- the esophagus.
- the throat or pharynx.
- a channel for water.
- a gully or ravine.
- a preparatory cut in an excavation.
- a concavity between two sawteeth, joining them at their bases.
- to form a concavity at the base of (a sawtooth).
Origin of gullet
Examples from the Web for gullet
Historical Examples of gullet
When I ask a fellow: 'Old man, what do you want to wet your gullet?'A Nest of Spies
But this I know—that if you intend us treachery you shall have my knife in your gullet for your pains.The Shame of Motley
Well, suppose they did squeeze his gullet up there on a scaffold!Mayflower (Flor de mayo)
Vicente Blasco Ibez
The only thing that sticks in my gullet is that fifty per cent.The Trail of '98
Robert W. Service
But it soon became certain that there was no egress from this gullet.The English at the North Pole
- a less formal name for the oesophagus Related adjective: oesophageal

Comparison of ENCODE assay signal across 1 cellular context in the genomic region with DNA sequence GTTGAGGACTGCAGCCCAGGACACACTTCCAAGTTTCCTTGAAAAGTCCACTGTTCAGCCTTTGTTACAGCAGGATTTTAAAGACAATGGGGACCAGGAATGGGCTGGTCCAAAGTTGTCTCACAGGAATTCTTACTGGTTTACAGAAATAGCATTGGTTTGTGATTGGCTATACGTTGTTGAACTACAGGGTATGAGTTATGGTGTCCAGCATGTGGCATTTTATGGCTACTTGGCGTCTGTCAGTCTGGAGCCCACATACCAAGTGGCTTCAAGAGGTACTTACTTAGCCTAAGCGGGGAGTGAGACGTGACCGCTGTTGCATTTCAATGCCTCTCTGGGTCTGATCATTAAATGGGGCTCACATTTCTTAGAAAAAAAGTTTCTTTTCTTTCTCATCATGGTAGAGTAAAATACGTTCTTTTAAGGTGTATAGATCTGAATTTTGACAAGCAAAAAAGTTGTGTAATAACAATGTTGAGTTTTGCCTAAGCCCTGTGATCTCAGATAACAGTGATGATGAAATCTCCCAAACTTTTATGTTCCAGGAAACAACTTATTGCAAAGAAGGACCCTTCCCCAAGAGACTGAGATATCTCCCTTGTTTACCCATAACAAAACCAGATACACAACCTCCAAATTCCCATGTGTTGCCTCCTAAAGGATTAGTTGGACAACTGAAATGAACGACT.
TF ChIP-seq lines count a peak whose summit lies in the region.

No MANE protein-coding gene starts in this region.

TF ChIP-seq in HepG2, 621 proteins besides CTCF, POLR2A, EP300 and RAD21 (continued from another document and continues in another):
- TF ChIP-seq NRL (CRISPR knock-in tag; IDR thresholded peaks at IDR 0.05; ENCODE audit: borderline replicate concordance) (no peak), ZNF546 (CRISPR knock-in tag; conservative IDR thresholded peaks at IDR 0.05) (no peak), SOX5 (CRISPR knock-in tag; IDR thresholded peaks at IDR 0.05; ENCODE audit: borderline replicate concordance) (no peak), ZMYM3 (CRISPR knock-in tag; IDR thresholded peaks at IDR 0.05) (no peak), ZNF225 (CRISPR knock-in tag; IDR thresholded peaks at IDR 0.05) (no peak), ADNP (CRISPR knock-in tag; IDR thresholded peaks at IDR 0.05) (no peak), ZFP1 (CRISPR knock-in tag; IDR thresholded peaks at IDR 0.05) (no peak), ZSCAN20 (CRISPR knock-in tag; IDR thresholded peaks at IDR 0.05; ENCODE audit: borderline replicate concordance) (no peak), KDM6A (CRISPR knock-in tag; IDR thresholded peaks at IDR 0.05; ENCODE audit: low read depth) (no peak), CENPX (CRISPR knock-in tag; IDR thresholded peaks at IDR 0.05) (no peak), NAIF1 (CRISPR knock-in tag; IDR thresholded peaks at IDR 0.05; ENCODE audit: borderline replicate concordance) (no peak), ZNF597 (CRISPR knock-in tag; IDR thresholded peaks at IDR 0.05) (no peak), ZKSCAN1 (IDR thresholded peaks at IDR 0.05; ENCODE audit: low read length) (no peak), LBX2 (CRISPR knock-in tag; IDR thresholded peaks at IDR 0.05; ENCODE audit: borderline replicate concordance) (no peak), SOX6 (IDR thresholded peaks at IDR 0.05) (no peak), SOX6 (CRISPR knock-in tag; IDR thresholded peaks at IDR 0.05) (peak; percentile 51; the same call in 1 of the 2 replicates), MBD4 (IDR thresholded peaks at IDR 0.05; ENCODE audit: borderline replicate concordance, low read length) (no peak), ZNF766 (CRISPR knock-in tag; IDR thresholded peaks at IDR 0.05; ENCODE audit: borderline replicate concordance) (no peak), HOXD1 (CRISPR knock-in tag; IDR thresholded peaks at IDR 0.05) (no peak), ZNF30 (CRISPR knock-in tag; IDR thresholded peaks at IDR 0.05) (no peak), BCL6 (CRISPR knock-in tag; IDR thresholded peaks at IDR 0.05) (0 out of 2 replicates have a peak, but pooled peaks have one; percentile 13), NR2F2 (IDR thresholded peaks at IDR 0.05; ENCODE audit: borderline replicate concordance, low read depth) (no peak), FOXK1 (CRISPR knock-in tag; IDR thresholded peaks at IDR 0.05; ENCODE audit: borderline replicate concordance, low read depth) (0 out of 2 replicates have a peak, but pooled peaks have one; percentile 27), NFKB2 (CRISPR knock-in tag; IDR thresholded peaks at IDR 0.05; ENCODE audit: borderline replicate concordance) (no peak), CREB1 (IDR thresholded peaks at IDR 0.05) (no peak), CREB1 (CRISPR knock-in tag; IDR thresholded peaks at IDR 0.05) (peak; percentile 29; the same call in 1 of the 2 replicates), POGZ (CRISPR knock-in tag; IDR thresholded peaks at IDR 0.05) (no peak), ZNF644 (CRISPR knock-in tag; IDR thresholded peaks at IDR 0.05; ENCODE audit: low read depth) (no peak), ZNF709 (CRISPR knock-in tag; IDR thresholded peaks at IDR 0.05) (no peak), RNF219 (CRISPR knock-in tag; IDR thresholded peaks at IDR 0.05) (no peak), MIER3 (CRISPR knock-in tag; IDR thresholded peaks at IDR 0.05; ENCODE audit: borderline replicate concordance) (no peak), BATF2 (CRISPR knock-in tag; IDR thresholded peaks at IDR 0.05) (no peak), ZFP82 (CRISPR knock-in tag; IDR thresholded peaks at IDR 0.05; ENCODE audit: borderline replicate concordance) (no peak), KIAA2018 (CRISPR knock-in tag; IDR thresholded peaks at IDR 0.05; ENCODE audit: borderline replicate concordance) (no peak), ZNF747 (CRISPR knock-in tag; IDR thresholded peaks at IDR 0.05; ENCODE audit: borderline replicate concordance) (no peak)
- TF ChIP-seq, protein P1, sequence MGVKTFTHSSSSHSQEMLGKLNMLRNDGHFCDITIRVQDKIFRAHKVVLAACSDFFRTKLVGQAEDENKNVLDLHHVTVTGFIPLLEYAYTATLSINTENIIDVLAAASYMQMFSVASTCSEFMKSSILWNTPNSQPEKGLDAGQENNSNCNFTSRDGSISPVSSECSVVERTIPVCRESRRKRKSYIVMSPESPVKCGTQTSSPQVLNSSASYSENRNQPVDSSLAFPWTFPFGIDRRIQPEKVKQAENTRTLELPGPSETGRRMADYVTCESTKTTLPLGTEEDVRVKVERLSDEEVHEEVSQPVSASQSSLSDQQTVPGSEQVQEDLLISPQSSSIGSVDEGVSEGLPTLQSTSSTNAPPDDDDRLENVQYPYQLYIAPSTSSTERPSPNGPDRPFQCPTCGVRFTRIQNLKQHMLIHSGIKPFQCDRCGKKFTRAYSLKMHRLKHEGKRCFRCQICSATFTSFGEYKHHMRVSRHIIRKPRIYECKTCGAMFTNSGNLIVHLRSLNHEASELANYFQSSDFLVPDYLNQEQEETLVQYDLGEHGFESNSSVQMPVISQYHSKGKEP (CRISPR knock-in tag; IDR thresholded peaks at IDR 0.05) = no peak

- the throat or pharynx
- mining quarrying a preliminary cut in excavating, wide enough to take the vehicle that removes the earth
Word Origin for gullet
c.1300 (as a surname), from Old French golet "neck (of a bottle); gutter; bay, creek," diminutive of gole "throat, neck" (Modern French guele), from Latin gula "throat," also "appetite," from PIE root *gwele- "swallow" (cf. Latin gluttire "to gulp down, devour," Old English ceole "throat," Old Church Slavonic glutu "gullet," Old Irish gelim "I devour").
- The esophagus.
- The throat.